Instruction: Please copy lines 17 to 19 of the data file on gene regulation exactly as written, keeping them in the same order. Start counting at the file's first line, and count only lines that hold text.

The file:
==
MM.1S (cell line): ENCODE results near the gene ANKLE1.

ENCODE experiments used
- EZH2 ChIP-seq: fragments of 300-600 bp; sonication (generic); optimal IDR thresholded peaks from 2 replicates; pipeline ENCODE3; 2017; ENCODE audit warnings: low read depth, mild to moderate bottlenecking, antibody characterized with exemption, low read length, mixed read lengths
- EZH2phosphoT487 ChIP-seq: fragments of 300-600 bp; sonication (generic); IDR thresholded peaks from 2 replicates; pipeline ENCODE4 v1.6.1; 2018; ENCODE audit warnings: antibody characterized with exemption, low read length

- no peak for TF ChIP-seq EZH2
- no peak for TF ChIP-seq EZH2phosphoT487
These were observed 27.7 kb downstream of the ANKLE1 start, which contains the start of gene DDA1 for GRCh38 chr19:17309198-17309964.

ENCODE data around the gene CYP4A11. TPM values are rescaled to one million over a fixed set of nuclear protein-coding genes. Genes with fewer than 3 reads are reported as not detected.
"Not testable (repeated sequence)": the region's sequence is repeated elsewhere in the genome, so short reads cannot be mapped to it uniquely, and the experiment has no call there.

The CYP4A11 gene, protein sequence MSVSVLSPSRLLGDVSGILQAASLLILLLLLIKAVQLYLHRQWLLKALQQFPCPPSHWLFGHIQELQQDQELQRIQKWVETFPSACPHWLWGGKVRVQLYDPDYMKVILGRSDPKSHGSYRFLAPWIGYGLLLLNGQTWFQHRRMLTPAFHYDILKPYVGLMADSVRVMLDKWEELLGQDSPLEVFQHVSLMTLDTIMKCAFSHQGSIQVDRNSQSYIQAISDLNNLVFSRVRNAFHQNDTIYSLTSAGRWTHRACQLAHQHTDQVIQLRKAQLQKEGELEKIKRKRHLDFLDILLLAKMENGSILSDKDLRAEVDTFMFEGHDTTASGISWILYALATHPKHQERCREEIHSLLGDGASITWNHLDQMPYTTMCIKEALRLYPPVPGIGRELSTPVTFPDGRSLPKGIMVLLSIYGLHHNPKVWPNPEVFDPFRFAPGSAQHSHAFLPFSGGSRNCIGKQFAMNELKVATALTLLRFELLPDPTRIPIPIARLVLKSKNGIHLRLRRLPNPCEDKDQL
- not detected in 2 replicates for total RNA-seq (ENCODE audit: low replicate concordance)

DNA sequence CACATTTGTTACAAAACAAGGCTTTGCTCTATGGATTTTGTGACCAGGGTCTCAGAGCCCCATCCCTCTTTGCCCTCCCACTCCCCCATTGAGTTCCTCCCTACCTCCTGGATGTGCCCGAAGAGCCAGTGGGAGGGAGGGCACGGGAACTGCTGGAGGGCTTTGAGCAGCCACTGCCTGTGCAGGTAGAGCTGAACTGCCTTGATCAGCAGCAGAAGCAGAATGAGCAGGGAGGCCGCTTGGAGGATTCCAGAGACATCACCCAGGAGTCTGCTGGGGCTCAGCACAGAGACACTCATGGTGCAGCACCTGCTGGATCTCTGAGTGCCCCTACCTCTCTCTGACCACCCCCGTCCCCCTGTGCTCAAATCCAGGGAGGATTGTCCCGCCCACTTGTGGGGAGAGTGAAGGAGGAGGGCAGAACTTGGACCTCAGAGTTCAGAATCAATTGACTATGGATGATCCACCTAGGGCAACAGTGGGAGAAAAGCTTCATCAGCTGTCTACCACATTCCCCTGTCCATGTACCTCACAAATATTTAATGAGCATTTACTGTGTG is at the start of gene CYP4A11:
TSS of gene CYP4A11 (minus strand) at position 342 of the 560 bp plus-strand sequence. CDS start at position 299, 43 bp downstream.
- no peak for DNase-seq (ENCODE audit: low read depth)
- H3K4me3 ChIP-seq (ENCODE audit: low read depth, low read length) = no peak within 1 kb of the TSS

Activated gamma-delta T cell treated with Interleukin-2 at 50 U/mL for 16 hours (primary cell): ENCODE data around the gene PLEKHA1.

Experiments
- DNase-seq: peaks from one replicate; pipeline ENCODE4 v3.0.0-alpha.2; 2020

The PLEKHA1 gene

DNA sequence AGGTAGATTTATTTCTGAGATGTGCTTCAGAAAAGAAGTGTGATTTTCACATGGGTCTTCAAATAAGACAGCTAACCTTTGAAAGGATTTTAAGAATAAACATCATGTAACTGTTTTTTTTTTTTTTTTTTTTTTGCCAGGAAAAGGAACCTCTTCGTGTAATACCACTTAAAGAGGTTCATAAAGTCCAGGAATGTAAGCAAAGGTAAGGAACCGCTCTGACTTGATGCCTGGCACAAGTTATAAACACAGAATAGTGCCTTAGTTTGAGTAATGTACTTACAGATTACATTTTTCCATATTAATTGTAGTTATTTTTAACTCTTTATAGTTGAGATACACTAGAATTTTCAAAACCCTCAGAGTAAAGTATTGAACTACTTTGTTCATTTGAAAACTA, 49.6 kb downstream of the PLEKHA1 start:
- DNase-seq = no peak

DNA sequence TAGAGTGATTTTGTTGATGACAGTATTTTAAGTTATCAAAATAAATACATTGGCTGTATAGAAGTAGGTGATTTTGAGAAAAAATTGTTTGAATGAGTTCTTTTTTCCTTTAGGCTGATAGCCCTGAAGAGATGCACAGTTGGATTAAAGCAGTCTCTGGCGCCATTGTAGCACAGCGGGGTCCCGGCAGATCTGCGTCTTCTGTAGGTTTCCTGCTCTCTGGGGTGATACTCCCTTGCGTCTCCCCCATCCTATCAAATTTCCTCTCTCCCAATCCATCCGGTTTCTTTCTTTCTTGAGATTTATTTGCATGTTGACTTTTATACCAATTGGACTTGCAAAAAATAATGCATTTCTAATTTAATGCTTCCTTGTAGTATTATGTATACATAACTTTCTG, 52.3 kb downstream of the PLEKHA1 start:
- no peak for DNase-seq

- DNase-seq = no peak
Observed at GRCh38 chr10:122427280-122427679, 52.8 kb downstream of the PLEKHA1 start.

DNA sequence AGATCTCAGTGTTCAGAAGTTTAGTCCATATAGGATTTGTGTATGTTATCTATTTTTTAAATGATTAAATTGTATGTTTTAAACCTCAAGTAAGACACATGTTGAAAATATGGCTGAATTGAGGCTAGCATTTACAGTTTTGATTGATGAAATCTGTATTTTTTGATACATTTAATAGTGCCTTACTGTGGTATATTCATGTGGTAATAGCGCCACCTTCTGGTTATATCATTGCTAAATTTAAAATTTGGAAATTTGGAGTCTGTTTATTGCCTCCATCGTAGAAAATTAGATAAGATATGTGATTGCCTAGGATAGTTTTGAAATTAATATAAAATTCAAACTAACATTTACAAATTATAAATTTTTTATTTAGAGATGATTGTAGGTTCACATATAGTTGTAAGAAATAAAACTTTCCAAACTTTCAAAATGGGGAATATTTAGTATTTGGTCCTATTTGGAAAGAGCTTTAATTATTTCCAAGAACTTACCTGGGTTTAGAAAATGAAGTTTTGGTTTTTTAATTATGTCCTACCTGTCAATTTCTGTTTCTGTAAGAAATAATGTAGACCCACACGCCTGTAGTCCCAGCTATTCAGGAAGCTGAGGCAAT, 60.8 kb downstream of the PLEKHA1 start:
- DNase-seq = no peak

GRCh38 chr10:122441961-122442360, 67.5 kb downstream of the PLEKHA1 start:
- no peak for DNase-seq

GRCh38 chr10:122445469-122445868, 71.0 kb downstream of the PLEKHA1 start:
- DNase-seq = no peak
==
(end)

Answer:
Experiments
- DNase-seq: peaks from one replicate; pipeline ENCODE4 v3.0.0-alpha.2; 2020

The PLEKHA1 gene